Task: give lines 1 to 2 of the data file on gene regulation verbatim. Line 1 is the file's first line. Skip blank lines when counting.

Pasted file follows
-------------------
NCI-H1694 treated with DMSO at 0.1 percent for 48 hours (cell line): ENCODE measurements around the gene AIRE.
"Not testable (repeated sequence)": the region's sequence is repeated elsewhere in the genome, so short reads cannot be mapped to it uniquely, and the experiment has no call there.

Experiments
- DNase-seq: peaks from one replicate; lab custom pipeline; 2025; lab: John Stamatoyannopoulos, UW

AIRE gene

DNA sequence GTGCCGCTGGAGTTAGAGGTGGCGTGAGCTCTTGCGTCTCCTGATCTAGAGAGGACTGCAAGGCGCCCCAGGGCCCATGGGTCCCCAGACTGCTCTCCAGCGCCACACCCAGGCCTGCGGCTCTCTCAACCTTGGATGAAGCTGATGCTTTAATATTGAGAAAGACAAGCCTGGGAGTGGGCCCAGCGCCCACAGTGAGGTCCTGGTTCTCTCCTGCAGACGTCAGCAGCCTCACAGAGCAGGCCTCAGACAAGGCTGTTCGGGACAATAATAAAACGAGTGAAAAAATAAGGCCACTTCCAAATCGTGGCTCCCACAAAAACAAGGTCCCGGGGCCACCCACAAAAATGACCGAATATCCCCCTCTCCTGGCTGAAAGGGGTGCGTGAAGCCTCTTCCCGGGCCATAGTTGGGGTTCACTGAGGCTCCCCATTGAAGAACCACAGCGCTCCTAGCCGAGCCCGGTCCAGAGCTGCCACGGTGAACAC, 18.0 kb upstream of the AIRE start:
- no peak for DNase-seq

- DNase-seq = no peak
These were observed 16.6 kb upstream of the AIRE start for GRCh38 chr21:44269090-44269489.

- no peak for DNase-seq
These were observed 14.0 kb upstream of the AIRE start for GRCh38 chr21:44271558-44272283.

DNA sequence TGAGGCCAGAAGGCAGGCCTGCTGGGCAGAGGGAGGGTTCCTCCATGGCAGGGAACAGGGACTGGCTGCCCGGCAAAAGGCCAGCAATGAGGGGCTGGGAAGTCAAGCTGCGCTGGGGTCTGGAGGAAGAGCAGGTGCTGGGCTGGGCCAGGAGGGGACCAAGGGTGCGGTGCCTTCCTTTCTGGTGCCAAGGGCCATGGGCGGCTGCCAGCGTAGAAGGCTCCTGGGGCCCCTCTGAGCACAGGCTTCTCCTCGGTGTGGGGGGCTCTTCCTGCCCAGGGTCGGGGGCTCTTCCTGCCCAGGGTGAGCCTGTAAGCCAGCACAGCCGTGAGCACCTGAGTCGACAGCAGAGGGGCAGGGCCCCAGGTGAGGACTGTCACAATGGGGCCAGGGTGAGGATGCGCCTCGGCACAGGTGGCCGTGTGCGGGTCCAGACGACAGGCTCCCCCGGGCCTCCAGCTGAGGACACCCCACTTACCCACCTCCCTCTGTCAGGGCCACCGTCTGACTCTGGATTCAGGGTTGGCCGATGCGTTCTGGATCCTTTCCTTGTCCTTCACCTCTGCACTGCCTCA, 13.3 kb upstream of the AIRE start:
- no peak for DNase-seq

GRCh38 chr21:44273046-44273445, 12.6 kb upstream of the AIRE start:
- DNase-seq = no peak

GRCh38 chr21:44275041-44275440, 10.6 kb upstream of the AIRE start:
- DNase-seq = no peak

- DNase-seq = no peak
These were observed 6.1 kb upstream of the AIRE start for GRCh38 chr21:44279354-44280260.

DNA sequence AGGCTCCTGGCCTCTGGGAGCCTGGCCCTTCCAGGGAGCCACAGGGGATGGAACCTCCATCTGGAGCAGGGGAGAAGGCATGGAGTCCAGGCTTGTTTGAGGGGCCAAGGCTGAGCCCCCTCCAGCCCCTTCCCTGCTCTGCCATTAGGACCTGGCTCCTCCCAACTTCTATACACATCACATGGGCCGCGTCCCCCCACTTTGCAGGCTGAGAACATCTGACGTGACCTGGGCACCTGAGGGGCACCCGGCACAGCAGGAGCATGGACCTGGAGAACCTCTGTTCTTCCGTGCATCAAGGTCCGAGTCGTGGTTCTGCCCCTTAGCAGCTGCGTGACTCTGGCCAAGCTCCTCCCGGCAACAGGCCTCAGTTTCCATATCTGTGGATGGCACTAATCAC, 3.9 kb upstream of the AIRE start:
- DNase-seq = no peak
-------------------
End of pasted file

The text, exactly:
NCI-H1694 treated with DMSO at 0.1 percent for 48 hours (cell line): ENCODE measurements around the gene AIRE.
"Not testable (repeated sequence)": the region's sequence is repeated elsewhere in the genome, so short reads cannot be mapped to it uniquely, and the experiment has no call there.